'It's sad to see it go' Restaurant: Patrons lament the closing of the Little Campus Inn, for 74 years a down-home place that spawned some offbeat traditions

Little Campus Inn, Annapolis 1924-1998

July 03, 1998|By Andrea F. Siegel | Andrea F. Siegel,SUN STAFF

When bartenders in their signature dark green shirts serve the last call tonight at the Little Campus Inn, it really will be the last call. Operated in the shadow of the State House by its founding family for 74 years, the Annapolis haven is closing.

For weeks, regulars have come in to pay respects to owner Evangelos "Angy" Nichols and his staff.

Some took photos of the dimly lighted hangout, posing with a favorite longtime waitress. Others took menus. So few menus remained by Wednesday's final lunch there were barely enough to go around -- as if most patrons needed a menu anyway.

"This is my last lunch, my fifth last lunch," said Mary Smith, one of dozens of General Assembly employees in the dining room.

So devastated is Ron Baldwin, partner in an antiques shop a few doors down and a 22-year Little Campus patron, that he can't consider another pub for his ritual day's-end glass of wine. "I won't go anywhere. I'll go home," he said.

His partner, Dennis Claude, shook his head. "It's probably the oldest continuously run restaurant by the same family in Annapolis," he said. "It's sad to see it go."

Downtown Annapolis has no shortage of restaurants and bars. But much of the City Dock area has grown trendy or gentrified or both. The Little Campus, on Maryland Avenue tucked away from the better-traveled tourist section, is the antithesis of all that. Loyalists pining over the loss of the Little Campus don't want fruity vinaigrettes or exotic coffees or loud music or a lot of ferns or a mural-sized TV.

They want cheap, reliable home cooking and a beer, a place to gab or watch sports quietly on the small television, and waitresses who know their families. Fake flowers suit them fine, though a garden's worth of live ones bloomed at the Little Campus this week, courtesy of well-wishers.

Patrons have been coming there so often for so many years that Nichols jokingly claims to have sold them along with the furniture. New owners will reincarnate the restaurant as an Irish bar and restaurant at the summer's end.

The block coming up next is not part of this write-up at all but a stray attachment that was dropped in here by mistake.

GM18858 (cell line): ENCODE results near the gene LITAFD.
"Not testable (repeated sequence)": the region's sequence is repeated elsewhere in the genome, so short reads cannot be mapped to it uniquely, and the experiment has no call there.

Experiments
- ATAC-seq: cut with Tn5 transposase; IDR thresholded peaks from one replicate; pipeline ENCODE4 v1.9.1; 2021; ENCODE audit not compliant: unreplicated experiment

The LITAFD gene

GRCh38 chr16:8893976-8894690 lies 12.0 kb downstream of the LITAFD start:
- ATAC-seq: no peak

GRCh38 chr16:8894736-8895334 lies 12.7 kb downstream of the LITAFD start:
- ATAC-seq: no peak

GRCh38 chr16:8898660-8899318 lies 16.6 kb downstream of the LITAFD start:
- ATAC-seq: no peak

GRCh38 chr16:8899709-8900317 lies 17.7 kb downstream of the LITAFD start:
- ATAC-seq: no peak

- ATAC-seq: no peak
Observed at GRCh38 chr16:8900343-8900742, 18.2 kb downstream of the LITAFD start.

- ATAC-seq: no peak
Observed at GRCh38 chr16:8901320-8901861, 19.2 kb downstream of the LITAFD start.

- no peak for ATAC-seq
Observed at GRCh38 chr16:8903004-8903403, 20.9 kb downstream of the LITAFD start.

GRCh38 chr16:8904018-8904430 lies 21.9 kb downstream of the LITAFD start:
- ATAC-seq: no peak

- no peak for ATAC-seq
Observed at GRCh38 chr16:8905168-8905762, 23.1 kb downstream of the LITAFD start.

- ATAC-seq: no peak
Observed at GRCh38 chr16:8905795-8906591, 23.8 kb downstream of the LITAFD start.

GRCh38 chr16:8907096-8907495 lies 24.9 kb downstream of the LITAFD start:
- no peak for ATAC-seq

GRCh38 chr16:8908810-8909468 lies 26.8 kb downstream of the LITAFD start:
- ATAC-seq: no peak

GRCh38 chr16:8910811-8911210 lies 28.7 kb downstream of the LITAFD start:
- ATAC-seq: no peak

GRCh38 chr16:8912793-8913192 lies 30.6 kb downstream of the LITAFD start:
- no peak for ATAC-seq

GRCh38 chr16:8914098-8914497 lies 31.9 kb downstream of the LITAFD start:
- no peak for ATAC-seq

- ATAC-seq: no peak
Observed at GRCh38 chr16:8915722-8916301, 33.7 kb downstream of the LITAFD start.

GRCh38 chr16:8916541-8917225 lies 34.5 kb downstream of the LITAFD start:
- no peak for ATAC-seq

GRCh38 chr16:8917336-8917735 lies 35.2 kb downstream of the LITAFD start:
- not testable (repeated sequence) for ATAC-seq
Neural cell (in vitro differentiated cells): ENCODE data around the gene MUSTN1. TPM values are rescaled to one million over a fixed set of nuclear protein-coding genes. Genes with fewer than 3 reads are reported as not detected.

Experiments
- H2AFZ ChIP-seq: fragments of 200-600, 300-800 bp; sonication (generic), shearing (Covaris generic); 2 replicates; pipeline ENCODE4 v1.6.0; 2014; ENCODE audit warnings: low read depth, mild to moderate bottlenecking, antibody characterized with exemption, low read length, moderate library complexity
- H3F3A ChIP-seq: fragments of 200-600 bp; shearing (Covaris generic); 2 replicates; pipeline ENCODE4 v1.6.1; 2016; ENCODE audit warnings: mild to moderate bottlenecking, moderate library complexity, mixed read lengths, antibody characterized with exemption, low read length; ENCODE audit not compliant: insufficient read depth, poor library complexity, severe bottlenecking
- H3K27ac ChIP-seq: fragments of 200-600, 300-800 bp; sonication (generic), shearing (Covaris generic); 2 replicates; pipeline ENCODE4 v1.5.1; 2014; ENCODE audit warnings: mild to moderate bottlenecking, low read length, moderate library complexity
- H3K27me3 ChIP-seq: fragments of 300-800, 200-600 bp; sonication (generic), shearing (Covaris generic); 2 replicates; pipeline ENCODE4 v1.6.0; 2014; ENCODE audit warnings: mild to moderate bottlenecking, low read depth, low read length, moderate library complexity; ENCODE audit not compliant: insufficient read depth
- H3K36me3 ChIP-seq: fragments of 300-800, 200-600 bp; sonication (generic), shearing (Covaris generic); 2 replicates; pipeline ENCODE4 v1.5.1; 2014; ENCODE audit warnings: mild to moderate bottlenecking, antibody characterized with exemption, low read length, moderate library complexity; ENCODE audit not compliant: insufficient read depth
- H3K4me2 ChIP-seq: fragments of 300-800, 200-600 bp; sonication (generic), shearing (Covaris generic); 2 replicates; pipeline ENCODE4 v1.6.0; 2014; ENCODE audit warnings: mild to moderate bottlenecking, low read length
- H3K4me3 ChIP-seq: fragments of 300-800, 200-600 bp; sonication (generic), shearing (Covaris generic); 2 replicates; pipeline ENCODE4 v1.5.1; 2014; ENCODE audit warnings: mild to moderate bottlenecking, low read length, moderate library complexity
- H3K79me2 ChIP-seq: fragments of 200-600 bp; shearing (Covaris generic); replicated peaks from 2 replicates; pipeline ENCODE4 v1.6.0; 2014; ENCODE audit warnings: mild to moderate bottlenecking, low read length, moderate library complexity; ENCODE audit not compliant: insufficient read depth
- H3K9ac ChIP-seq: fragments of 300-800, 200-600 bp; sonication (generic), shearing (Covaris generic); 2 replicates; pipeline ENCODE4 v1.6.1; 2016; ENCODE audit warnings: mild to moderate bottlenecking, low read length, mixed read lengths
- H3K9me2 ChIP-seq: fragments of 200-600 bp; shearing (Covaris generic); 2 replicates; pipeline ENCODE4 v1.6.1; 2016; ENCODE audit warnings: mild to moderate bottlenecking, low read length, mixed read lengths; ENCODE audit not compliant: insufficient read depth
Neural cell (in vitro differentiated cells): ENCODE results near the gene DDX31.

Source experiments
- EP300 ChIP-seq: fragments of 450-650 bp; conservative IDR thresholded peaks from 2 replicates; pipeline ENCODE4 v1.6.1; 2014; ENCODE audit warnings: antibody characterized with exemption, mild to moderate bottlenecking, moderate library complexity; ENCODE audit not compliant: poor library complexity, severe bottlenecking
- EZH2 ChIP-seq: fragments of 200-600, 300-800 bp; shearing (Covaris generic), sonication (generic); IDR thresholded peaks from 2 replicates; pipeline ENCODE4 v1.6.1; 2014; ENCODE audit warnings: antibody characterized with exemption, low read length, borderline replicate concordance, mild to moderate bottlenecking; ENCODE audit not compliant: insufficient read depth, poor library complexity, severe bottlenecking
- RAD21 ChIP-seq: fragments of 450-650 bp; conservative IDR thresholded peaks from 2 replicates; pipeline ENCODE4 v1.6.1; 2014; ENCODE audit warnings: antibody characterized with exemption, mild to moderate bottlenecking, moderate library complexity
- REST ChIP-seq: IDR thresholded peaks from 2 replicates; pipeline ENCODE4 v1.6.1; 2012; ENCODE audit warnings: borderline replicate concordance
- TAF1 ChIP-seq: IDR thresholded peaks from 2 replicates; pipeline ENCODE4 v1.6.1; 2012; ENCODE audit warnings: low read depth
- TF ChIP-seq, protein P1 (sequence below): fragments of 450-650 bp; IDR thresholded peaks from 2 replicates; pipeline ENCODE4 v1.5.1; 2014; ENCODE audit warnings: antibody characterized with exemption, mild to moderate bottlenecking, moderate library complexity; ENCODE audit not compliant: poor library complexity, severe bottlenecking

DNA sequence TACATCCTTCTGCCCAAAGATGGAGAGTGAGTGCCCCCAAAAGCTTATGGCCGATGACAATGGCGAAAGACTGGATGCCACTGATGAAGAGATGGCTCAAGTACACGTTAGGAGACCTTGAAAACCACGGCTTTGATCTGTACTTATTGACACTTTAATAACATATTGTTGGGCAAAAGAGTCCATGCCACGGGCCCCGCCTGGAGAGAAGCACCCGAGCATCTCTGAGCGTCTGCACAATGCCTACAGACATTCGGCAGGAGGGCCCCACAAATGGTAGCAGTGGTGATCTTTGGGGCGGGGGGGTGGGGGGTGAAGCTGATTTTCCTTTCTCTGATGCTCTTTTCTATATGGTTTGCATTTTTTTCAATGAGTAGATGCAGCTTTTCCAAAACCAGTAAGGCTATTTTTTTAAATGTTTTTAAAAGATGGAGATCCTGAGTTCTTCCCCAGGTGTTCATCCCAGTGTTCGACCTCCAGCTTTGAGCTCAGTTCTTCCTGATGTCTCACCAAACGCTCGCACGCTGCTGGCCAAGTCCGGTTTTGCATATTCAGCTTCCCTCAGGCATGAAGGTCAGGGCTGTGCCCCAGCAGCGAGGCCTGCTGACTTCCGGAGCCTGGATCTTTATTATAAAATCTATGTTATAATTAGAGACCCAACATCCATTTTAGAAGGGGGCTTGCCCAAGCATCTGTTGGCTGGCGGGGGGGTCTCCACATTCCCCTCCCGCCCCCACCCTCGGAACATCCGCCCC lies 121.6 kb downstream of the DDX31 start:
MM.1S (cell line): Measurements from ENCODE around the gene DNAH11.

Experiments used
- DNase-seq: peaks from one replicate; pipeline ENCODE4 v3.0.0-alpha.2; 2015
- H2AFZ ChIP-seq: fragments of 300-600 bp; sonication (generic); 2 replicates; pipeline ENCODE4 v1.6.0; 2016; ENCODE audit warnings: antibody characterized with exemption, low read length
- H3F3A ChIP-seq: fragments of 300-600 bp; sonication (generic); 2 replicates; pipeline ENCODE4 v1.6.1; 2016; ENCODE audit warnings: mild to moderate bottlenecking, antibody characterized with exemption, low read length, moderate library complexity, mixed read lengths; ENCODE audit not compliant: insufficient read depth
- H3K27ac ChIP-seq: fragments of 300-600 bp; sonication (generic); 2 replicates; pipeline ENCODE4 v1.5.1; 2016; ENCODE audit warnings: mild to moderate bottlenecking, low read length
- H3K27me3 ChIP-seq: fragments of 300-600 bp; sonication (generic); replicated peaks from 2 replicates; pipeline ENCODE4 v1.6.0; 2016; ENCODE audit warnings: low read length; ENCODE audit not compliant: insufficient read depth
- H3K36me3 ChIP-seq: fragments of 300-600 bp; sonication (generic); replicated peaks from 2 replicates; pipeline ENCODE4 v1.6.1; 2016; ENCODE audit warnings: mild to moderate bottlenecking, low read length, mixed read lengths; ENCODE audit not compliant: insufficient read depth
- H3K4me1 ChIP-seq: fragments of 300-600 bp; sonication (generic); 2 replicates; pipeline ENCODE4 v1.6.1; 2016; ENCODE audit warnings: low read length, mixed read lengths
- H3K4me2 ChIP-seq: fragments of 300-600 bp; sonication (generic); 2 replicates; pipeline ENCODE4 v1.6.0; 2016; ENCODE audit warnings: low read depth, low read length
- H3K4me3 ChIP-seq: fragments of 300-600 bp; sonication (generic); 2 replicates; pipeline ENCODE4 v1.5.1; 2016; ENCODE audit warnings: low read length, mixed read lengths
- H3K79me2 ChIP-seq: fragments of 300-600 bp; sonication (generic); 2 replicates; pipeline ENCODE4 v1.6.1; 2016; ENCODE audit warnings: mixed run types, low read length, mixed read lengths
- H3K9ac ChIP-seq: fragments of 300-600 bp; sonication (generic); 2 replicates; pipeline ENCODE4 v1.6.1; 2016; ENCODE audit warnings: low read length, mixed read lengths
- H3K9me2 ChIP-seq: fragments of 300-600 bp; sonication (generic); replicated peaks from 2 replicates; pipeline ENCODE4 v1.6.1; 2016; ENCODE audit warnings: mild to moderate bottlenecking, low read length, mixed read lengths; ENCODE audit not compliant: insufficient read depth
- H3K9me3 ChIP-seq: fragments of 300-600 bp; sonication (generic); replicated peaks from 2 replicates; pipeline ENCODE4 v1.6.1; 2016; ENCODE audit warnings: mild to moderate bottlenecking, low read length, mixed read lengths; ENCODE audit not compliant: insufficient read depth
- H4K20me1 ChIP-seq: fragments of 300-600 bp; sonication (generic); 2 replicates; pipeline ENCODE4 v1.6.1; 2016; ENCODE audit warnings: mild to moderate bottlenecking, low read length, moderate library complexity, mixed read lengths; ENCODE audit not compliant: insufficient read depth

"Enough's enough. It's time," said Nichols, 66, who in retirement may bottle the Greek salad dressing that is a hallmark of his restaurant. His immigrant parents, now deceased, opened the place in 1924 and named it Little Campus, because it's between the Naval Academy and St. John's College.

Over the years it has become a haunt for midshipmen and professors, Johnnies and tutors, legislators and lobbyists, downtown shopkeepers and their customers, the rest of the neighborhood and anyone who wanted to be part of the Little Campus family.

In the friendly atmosphere, the varied clientele joined whatever conversation intrigued them:

St. John's students argued Socrates over beers, Navy retirees recalled academy days, lawmakers fussed about politics, neighbors planned vacations. And all could dig under the coatrack to consult the atlases, encyclopedias and baseball almanacs.

"This is where you could come in and sit down and discuss some obscure aspects of naval history next to people who would argue Plato and baseball stats," said Frank Young, a 28-year patron.

Its moment of fame came on Feb. 10, 1997, when President Clinton downed seafood chowder there with Gov. Parris N. Glendening and U.S. Sen. Paul S. Sarbanes. Clinton's spot is immortalized by a brass plaque on the bar.

A vinyl booth in the back gave birth to an Annapolis tradition, that began over a good-natured feud between Mids and Johnnies over whose institution was better.

"The Mids said, 'We could beat you at any sport,' and one of the St. John's kids asked, 'How about croquet?' " Nichols recalled. The Annapolis Cup, recording the winner of the annual match, sits in the Little Campus lobby.

A lesser-known tradition was the Christmas party. Everyone brought his or her gift-wrapped, most-detested item from home to unload -- and, taking a number corresponding to each present, went home with someone else's white elephant.

A big appeal of the Little Campus was its seeming permanence. The waitresses who served Annapolis' youth ice cream sodas were still there to bring them a beer two decades later -- and to set a plate of french fries in front of their grandchildren still later.

Peggy Kimbo, 68, a 41-year waitress and honorary member of the Naval Academy Class of '58, and Vernyce Hight, 51, waitress of 33 years and honorary member of the Naval Academy Class of '43, have done a lot of reminiscing with customers these past few weeks.

ZTC Patron Aubrey Baden III, 30, gave "Miss Peggy" flowers -- and a kiss on behalf of his parents, who started coming there just after their marriage -- because she had made the restaurant a second home to him.

:. "Family, this is like family," Kimbo said.

Pub Date: 7/03/98

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